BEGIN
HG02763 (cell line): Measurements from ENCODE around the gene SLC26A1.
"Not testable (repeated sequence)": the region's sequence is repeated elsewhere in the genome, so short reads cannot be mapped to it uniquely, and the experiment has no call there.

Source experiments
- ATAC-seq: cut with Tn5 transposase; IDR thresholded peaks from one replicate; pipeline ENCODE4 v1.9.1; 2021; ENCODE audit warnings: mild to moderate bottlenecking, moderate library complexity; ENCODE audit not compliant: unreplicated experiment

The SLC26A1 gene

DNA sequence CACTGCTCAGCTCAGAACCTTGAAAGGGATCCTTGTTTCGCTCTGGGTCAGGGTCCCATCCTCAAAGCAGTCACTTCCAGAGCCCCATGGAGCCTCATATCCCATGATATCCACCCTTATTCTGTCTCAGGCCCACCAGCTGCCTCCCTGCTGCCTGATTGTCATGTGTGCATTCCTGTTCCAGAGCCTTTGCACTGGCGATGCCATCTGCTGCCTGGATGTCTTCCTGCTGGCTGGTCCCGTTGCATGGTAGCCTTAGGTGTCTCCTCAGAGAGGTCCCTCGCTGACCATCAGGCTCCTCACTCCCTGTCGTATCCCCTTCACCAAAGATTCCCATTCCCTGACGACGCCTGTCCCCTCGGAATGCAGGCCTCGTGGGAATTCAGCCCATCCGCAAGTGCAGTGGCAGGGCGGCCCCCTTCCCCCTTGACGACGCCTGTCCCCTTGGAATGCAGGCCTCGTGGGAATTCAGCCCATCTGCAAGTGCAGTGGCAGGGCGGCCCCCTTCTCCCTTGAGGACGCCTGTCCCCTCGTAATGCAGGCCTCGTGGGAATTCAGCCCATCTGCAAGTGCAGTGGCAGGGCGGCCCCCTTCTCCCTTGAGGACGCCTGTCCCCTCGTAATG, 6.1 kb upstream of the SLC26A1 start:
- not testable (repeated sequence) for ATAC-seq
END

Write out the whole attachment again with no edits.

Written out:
HG02763 (cell line): Measurements from ENCODE around the gene SLC26A1.
"Not testable (repeated sequence)": the region's sequence is repeated elsewhere in the genome, so short reads cannot be mapped to it uniquely, and the experiment has no call there.

Source experiments
- ATAC-seq: cut with Tn5 transposase; IDR thresholded peaks from one replicate; pipeline ENCODE4 v1.9.1; 2021; ENCODE audit warnings: mild to moderate bottlenecking, moderate library complexity; ENCODE audit not compliant: unreplicated experiment

The SLC26A1 gene

DNA sequence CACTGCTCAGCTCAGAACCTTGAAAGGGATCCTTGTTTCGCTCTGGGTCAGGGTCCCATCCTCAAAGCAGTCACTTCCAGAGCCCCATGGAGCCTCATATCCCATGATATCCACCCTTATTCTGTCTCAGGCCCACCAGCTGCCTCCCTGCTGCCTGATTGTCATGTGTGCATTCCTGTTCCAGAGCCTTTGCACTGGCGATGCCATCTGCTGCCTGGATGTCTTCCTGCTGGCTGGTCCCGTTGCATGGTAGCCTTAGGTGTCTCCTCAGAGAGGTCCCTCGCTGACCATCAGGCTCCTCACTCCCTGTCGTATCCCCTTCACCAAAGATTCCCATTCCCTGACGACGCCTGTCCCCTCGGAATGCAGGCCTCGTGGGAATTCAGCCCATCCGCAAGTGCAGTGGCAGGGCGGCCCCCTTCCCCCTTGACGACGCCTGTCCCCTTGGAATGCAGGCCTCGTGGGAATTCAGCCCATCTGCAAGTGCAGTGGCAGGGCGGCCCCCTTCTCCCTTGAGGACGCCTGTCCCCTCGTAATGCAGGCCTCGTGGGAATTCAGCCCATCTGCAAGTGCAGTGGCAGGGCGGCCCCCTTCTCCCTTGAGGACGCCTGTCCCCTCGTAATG, 6.1 kb upstream of the SLC26A1 start:
- not testable (repeated sequence) for ATAC-seq